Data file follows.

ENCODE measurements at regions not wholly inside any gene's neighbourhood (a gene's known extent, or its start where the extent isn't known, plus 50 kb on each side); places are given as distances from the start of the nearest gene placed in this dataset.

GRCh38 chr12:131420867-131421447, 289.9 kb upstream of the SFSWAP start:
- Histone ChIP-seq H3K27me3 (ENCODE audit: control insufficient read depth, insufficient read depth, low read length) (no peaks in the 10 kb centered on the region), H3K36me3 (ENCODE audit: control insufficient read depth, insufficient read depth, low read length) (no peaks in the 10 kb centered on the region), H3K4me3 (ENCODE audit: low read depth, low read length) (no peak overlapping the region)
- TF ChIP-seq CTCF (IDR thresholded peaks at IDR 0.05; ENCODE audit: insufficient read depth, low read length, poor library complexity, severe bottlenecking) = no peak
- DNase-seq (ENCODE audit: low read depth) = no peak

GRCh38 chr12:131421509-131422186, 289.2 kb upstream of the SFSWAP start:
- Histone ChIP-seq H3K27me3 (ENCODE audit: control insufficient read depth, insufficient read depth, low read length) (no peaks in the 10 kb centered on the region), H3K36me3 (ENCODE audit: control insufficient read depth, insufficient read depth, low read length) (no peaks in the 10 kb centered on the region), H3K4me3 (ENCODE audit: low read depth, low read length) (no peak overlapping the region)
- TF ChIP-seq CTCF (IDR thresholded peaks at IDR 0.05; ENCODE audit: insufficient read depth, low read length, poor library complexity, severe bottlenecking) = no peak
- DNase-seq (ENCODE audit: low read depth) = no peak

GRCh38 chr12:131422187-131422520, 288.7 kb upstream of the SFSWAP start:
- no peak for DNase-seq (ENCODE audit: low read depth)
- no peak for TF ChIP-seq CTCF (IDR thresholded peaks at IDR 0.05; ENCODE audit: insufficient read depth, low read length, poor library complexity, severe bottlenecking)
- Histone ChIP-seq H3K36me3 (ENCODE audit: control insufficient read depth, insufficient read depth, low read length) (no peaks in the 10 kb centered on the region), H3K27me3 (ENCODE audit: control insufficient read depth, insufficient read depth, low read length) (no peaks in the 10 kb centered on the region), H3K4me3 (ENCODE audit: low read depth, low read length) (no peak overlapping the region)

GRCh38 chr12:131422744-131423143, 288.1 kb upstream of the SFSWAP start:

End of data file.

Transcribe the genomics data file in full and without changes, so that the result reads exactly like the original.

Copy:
ENCODE measurements at regions not wholly inside any gene's neighbourhood (a gene's known extent, or its start where the extent isn't known, plus 50 kb on each side); places are given as distances from the start of the nearest gene placed in this dataset.

GRCh38 chr12:131420867-131421447, 289.9 kb upstream of the SFSWAP start:
- Histone ChIP-seq H3K27me3 (ENCODE audit: control insufficient read depth, insufficient read depth, low read length) (no peaks in the 10 kb centered on the region), H3K36me3 (ENCODE audit: control insufficient read depth, insufficient read depth, low read length) (no peaks in the 10 kb centered on the region), H3K4me3 (ENCODE audit: low read depth, low read length) (no peak overlapping the region)
- TF ChIP-seq CTCF (IDR thresholded peaks at IDR 0.05; ENCODE audit: insufficient read depth, low read length, poor library complexity, severe bottlenecking) = no peak
- DNase-seq (ENCODE audit: low read depth) = no peak

GRCh38 chr12:131421509-131422186, 289.2 kb upstream of the SFSWAP start:
- Histone ChIP-seq H3K27me3 (ENCODE audit: control insufficient read depth, insufficient read depth, low read length) (no peaks in the 10 kb centered on the region), H3K36me3 (ENCODE audit: control insufficient read depth, insufficient read depth, low read length) (no peaks in the 10 kb centered on the region), H3K4me3 (ENCODE audit: low read depth, low read length) (no peak overlapping the region)
- TF ChIP-seq CTCF (IDR thresholded peaks at IDR 0.05; ENCODE audit: insufficient read depth, low read length, poor library complexity, severe bottlenecking) = no peak
- DNase-seq (ENCODE audit: low read depth) = no peak

GRCh38 chr12:131422187-131422520, 288.7 kb upstream of the SFSWAP start:
- no peak for DNase-seq (ENCODE audit: low read depth)
- no peak for TF ChIP-seq CTCF (IDR thresholded peaks at IDR 0.05; ENCODE audit: insufficient read depth, low read length, poor library complexity, severe bottlenecking)
- Histone ChIP-seq H3K36me3 (ENCODE audit: control insufficient read depth, insufficient read depth, low read length) (no peaks in the 10 kb centered on the region), H3K27me3 (ENCODE audit: control insufficient read depth, insufficient read depth, low read length) (no peaks in the 10 kb centered on the region), H3K4me3 (ENCODE audit: low read depth, low read length) (no peak overlapping the region)

GRCh38 chr12:131422744-131423143, 288.1 kb upstream of the SFSWAP start: